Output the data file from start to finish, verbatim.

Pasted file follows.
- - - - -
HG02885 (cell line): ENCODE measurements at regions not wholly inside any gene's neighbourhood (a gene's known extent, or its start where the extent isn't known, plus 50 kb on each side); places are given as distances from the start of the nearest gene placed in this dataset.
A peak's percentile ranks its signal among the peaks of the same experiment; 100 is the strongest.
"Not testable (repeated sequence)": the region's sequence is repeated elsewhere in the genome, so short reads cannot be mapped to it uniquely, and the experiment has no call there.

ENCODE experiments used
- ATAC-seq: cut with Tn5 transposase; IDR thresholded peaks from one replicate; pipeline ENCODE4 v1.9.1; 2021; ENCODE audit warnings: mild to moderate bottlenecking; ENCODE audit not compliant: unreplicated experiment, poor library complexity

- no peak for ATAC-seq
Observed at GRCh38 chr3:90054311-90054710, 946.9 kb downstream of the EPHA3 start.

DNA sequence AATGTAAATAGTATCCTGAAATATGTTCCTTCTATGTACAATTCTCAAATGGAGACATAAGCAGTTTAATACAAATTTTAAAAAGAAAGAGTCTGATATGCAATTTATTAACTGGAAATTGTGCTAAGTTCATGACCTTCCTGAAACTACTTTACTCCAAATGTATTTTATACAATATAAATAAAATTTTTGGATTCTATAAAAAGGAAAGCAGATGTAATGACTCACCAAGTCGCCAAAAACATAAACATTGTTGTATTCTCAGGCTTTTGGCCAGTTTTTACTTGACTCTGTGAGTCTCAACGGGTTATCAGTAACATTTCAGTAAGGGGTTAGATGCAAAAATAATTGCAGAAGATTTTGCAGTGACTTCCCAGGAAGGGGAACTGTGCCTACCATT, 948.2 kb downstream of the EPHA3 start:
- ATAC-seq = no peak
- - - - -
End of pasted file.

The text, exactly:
HG02885 (cell line): ENCODE measurements at regions not wholly inside any gene's neighbourhood (a gene's known extent, or its start where the extent isn't known, plus 50 kb on each side); places are given as distances from the start of the nearest gene placed in this dataset.
A peak's percentile ranks its signal among the peaks of the same experiment; 100 is the strongest.
"Not testable (repeated sequence)": the region's sequence is repeated elsewhere in the genome, so short reads cannot be mapped to it uniquely, and the experiment has no call there.

ENCODE experiments used
- ATAC-seq: cut with Tn5 transposase; IDR thresholded peaks from one replicate; pipeline ENCODE4 v1.9.1; 2021; ENCODE audit warnings: mild to moderate bottlenecking; ENCODE audit not compliant: unreplicated experiment, poor library complexity

- no peak for ATAC-seq
Observed at GRCh38 chr3:90054311-90054710, 946.9 kb downstream of the EPHA3 start.

DNA sequence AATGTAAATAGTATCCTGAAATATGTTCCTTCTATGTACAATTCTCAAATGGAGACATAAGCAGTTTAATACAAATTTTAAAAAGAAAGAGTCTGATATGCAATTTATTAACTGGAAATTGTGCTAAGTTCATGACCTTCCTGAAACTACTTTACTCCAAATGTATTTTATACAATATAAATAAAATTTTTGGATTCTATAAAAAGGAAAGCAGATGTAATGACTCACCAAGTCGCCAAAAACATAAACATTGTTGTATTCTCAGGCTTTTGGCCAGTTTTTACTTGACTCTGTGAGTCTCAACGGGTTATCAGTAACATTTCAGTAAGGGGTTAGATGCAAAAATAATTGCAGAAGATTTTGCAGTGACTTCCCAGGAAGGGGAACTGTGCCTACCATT, 948.2 kb downstream of the EPHA3 start:
- ATAC-seq = no peak